Amino acid utilization allows intestinal dominance of Lactobacillus amylovorus

Yujia Jing, Chunlong Mu, Huisong Wang, Junhua Shen, Erwin G. Zoetendal, Weiyun Zhu*

*Corresponding author for this work

Research output: Contribution to journalArticleAcademicpeer-review

Abstract

The mammalian intestine harbors heterogeneous distribution of microbes among which specific taxa (e.g. Lactobacillus) dominate across mammals. Deterministic factors such as nutrient availability and utilization may affect microbial distributions. Due to physiological complexity, mechanisms linking nutrient utilization and the dominance of key taxa remain unclear. Lactobacillus amylovorus is a predominant species in the small intestine of pigs. Employing a pig model, we found that the small intestine was dominated by Lactobacillus and particularly L. amylovorus, and enriched with peptide-bound amino acids (PBAAs), all of which were further boosted after a peptide-rich diet. To investigate the bacterial growth dominance mechanism, a representative strain L. amylovorus S1 was isolated from the small intestine and anaerobically cultured in media with free amino acids or peptides as sole nitrogen sources. L. amylovorus S1 grew preferentially with peptide-rich rather than amino acid-rich substrates, as reflected by enhanced growth and PBAA utilization, and peptide transporter upregulations. Utilization of free amino acids (e.g. methionine, valine, lysine) and expressions of transporters and metabolic enzymes were enhanced simultaneously in peptide-rich substrate. Additionally, lactate was elevated in peptide-rich substrates while acetate in amino acid-rich substrates, indicating distinct metabolic patterns depending on substrate forms. These results suggest that an increased capability of utilizing PBAAs contributes to the dominance of L. amylovorus, indicating amino acid utilization as a deterministic factor affecting intestinal microbial distribution. These findings may provide new insights into the microbe-gut nutrition interplay and guidelines for dietary manipulations toward gut health especially small intestine health.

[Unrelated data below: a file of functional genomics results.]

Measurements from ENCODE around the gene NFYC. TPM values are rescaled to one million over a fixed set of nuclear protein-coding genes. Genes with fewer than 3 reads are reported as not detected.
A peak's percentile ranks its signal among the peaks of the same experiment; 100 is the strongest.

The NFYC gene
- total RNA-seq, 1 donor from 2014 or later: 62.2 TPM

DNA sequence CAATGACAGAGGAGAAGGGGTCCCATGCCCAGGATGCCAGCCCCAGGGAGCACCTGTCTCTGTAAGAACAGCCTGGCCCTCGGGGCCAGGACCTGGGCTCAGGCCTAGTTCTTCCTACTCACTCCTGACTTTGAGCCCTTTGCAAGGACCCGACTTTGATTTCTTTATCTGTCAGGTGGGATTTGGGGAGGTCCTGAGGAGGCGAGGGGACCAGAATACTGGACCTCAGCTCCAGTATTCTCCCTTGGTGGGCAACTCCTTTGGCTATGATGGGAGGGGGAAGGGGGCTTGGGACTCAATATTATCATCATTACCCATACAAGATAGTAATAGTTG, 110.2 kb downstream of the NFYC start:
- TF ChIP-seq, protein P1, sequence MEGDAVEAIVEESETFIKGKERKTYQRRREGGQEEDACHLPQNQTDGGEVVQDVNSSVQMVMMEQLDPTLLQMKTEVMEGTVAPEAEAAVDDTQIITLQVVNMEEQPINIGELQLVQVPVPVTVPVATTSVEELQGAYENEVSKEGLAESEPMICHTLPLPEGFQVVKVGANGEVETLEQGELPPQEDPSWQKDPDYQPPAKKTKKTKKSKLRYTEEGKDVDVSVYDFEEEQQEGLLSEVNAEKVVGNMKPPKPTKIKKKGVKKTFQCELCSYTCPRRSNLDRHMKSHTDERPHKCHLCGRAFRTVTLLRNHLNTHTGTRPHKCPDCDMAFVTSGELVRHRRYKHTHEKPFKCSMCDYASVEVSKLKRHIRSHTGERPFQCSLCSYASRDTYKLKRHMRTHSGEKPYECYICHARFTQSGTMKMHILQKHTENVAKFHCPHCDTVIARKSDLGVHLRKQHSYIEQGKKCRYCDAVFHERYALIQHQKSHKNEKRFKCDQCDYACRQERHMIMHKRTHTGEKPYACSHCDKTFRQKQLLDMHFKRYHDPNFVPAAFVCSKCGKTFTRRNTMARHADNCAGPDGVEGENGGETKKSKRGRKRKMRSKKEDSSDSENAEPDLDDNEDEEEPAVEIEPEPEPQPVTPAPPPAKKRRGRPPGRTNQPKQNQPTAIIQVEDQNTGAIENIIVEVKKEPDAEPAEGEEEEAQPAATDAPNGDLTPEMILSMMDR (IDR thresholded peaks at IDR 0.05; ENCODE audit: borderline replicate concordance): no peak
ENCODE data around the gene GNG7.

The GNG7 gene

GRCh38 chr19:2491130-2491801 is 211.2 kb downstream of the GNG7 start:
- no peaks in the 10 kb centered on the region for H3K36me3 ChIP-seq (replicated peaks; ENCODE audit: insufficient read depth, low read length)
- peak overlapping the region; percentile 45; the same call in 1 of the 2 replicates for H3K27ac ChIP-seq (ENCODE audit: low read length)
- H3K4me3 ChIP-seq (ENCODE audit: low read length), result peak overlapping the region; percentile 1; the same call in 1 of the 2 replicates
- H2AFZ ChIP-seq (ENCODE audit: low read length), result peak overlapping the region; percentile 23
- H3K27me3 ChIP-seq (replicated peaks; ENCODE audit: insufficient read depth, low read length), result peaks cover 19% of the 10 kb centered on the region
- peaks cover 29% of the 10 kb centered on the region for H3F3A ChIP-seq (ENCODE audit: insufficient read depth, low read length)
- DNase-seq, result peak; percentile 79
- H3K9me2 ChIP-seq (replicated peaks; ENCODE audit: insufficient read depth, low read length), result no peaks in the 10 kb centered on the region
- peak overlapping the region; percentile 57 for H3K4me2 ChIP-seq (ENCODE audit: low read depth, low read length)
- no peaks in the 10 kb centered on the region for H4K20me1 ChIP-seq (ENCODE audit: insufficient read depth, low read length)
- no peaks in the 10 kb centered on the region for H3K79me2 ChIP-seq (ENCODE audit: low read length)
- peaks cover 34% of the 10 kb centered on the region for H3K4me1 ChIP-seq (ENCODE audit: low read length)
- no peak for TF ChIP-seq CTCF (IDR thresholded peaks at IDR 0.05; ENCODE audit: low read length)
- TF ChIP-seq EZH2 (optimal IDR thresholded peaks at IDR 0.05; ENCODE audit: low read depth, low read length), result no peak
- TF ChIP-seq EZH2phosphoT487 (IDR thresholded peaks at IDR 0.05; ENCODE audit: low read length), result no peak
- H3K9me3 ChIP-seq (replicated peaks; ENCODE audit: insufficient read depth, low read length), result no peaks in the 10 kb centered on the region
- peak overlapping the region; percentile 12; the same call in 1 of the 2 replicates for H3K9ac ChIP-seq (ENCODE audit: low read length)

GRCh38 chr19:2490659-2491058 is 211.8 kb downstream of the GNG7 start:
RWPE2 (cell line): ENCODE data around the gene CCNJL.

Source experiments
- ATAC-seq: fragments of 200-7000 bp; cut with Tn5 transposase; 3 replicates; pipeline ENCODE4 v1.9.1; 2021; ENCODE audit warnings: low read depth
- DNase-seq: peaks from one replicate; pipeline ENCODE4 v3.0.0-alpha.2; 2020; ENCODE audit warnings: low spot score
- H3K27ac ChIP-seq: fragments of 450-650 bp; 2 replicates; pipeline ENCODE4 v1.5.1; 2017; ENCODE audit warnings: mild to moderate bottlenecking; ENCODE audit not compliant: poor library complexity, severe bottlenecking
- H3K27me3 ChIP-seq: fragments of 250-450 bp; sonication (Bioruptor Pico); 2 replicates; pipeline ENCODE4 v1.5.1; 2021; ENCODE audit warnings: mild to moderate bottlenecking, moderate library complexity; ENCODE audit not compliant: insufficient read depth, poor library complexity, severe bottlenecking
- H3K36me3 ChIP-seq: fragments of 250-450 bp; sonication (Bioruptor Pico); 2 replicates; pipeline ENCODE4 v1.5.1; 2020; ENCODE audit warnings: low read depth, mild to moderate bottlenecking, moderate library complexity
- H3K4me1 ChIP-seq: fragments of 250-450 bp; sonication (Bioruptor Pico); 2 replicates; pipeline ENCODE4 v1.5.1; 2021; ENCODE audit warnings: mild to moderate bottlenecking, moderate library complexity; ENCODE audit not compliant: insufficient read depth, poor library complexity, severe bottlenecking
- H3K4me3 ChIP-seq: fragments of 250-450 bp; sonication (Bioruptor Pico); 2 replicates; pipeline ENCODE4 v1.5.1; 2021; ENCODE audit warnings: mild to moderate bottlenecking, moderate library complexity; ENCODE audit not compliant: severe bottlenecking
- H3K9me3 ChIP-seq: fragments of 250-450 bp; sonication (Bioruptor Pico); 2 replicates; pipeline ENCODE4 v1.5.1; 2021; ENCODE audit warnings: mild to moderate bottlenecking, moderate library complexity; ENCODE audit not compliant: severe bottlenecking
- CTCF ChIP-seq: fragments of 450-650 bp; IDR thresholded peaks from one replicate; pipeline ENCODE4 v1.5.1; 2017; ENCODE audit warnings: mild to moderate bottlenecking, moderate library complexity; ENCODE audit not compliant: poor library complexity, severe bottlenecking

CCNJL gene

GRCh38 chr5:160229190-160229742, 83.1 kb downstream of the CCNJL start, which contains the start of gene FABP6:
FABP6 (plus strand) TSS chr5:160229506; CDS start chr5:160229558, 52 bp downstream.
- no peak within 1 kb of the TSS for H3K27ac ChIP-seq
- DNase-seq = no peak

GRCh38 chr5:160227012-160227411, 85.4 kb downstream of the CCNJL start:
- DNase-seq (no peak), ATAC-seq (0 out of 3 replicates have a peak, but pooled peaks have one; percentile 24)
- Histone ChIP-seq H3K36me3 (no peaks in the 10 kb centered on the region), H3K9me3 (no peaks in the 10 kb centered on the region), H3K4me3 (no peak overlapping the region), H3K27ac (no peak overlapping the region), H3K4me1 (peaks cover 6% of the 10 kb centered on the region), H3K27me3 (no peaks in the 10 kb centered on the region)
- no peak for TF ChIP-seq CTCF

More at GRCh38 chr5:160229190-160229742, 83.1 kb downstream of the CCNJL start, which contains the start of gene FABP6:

Original languageEnglish
Pages (from-to)2491-2502
JournalISME Journal
Volume16
Issue number11
Early online date27 Jul 2022
DOIs
Publication statusPublished - Nov 2022

Fingerprint

Dive into the research topics of 'Amino acid utilization allows intestinal dominance of Lactobacillus amylovorus'. Together they form a unique fingerprint.

Cite this